Is all sunny in Spanish pharma?

Oct 01, 2009
Volume 21, Issue 10

Ranking amid the top 10 global pharmaceutical markets, Spain has recently been described as the fastest growing EU country of Europe's 'big five'.1 The country's physical location enables access to both European and Mediterranean countries, as well as EU member states where the circulation of goods is free. This has helped secure growth of its pharma market, which is currently estimated to value €15.3 billion, and is set to rise to €18.5 billion by 2013 at a predicted CAGR of 4%,2 which is not unrespectable given that the expected forecast growth for European developed markets is between 1–4% because of the unstable economic climate.3

Despite the uncertain global financial environment, Spain's industry is still moving forward thanks to government initiatives. Gerardo Gonzalez of Spain's Reig Jofre Group explained: "The industry is very dynamic and adopts new technologies quickly. This is encouraged by the government by plans to support investment in new technology; a government department has been created to assist and manage this."

The industry has also continued to invest heavily in R&D. According to a recent report, the Spanish pharma industry invested more than €1 billion in R&D in 2008; an increase of 9.6% compared with the previous year. Of this, €453 million was injected into clinical trials.4 The Spanish government has also introduced initiatives to promote public investment into R&D, such as the Ingenio 2010 programme and the 2008–2011 Nacional de Investigacion Cientifica, Desarrollo e Innovacion Technologica (National Plan for Scientific Research, Development and Technological Innovation).

Government initiative threatens the industry

In general, the market for pharmaceuticals in Spain is very similar to that of other developed European countries; there is a relatively effective public healthcare system and strong demand for new medicines as the population ages. The country's pharma industry also faces similar problems to those witnessed by its European siblings, such as competition from emerging economies (primarily China and India) that offer lower R&D and manufacturing costs and, more critically, looming patent expiries. Half of Spain's protected market faces patent expiry between 2010 and 2015, representing $4 billion of 2008 sales.1 According to IMS Health, some companies have 20–30% of their portfolios exposed and will need to alter their strategy in order to mitigate the risk and survive.

Furthermore, Spain has not escaped the global economic crisis unscathed; although the country's public healthcare system, Servicio Nacional de Salud, is largely funded by taxes, making it less exposed to changes in the economic environment, the consumer health market declined by 5.3% in Q1 2009 after growing at almost double digits at the end of 2007. The sharpest decline was in sales of overthecounter medicines, which dropped 5.6%, with consumer purchasing behaviour showing a tendency towards cheaper products.1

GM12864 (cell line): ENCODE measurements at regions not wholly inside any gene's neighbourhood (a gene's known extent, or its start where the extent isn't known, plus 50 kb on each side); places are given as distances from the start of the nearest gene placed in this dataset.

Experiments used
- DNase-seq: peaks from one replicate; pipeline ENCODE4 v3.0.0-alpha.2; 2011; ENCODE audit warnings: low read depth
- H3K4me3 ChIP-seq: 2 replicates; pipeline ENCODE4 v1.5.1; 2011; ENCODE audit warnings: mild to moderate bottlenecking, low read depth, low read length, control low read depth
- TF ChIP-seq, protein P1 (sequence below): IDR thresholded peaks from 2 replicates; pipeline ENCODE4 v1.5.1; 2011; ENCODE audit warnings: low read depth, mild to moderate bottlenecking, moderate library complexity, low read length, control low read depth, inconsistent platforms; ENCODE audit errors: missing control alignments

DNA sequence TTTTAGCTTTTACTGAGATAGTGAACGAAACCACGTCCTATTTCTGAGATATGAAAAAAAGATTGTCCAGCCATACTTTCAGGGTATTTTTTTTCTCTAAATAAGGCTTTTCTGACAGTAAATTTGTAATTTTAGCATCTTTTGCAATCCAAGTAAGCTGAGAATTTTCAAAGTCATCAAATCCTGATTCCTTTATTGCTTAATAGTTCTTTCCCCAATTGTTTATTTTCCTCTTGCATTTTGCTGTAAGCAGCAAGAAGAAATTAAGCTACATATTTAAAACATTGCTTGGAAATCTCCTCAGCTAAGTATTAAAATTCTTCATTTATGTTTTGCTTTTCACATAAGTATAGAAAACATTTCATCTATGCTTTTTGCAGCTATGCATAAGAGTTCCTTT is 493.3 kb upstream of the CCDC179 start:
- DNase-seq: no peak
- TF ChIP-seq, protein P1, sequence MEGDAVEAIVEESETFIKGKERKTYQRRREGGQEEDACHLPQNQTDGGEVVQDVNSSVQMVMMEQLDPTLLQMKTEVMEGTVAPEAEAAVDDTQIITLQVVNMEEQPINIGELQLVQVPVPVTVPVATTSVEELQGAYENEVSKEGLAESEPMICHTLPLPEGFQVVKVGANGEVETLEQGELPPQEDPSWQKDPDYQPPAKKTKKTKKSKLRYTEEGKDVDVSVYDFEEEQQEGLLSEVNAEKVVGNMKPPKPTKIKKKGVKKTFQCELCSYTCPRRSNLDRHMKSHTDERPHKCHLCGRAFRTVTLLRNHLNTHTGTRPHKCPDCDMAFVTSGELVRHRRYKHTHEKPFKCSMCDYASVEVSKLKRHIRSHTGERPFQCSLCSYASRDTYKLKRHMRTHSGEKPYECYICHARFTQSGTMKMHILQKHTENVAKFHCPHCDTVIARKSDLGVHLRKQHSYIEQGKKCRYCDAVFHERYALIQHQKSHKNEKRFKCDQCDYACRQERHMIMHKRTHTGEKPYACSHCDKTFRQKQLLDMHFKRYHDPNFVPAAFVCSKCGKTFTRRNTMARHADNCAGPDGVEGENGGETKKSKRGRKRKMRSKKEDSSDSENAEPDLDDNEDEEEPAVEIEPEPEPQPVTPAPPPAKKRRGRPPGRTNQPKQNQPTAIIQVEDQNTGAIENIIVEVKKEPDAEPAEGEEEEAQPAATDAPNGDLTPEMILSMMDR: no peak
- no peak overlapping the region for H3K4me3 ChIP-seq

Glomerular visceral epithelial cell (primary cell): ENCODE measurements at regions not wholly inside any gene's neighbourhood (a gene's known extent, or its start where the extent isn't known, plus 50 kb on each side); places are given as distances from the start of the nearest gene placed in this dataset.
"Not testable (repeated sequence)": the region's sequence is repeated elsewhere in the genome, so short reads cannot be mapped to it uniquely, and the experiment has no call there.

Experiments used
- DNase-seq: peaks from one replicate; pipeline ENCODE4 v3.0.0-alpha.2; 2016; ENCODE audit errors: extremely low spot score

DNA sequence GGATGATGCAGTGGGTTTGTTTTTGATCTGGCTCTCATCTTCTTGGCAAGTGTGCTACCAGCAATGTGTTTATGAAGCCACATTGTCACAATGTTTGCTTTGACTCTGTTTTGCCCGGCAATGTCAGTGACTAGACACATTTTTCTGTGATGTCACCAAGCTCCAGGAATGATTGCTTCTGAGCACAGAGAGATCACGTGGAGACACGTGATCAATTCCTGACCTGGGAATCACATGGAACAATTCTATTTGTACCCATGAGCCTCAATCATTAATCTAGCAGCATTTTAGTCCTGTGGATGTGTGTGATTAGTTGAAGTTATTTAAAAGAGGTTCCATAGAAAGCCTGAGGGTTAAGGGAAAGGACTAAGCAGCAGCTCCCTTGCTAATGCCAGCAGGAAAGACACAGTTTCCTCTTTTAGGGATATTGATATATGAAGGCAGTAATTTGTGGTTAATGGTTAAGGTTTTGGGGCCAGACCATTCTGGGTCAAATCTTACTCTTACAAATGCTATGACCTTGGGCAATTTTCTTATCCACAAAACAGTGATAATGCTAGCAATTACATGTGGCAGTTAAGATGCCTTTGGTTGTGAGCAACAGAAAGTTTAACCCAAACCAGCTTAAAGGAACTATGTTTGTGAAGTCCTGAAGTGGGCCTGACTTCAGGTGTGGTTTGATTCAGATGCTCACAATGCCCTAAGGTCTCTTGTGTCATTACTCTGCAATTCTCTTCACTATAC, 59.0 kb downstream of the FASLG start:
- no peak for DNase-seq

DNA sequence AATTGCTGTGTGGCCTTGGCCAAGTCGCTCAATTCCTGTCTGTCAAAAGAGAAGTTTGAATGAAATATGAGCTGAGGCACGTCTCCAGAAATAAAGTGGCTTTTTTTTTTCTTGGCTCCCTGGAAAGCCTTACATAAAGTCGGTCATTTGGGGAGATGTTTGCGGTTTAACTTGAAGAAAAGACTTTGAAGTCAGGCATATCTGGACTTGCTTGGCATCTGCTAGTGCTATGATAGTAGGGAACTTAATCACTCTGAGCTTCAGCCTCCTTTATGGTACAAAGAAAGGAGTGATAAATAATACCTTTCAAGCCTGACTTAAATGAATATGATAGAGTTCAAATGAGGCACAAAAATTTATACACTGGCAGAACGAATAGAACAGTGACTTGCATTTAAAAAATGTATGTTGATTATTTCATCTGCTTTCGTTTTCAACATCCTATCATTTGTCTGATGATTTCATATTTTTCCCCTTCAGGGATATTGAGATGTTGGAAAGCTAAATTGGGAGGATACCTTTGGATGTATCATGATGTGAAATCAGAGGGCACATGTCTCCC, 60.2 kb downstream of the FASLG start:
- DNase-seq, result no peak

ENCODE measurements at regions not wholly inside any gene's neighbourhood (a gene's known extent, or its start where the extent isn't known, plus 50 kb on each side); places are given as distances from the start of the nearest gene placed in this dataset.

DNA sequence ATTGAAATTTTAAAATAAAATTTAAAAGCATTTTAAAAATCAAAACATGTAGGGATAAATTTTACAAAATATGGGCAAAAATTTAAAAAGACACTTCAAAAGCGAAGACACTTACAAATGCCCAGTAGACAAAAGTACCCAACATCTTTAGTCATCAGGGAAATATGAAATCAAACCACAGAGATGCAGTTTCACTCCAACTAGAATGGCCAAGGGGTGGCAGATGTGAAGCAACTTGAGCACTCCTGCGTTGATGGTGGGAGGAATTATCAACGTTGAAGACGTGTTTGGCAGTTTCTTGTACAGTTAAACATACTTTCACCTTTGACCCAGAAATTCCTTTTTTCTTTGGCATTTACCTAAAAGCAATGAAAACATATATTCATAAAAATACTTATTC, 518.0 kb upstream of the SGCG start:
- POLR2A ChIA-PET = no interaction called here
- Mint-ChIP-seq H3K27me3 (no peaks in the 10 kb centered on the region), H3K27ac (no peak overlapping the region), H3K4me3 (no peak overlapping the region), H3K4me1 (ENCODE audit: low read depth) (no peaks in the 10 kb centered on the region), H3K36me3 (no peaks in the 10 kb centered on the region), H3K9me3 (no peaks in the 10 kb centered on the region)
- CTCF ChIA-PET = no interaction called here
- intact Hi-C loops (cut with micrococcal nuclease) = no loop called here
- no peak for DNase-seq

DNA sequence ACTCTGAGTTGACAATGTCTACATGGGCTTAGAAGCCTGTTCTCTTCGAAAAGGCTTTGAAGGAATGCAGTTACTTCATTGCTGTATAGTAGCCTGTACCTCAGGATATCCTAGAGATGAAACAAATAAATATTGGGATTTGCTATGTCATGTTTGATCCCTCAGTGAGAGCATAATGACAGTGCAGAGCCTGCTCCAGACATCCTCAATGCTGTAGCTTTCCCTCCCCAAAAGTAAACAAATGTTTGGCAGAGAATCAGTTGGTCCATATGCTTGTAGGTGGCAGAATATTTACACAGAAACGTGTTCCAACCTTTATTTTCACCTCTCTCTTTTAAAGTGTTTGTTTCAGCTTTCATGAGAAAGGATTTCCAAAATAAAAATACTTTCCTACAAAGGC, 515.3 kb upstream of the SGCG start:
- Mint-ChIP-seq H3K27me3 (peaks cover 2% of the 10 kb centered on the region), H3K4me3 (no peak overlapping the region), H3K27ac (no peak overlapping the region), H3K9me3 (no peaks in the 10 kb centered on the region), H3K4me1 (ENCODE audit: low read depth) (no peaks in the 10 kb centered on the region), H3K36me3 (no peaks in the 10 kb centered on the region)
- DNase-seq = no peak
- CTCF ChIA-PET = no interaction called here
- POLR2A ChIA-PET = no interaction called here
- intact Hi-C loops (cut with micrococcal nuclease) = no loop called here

Perhaps at the forefront of pharmaceutical companies' woes, however, is the Spanish government's initiative to introduce more stringent drug pricing measures, which have resulted in an average decrease in drug prices by 40%.5 Although the system provides Spain's consumers with lower cost medicines than in other European countries by preventing pharmaceutical companies from freely controlling prices, it is, unsurprisingly, not favoured by pharma manufacturers.

While each of these factors poses a threat for branded pharma, generics manufacturers have reason to be optimistic as the need for cost containment is expected to lead to greater uptake of generic medicines. In 2008, generics sales reached €1.14 billion, comprising 9% of the country's health services' prescription expenditure. By 2013, this figure is expected to reach €2.3 billion and represent 12% of the total drug market.2

The generics market will also be affected by the government's cost containment system, however, and it is the belief of Spain's National Pharmacists' Association that this initiative is compromising the role of generics, and provides little incentive for manufacturers to register new generic medicines in Spain.5 The reference price scheme that came into effect in March 2009 affects approximately 160 groups of medications, including 2847 generic medicines.5,6 Savings are expected to be almost three times the savings estimated for 20087 and although this is good news for consumers, the industry will inevitably suffer a drop in profits.

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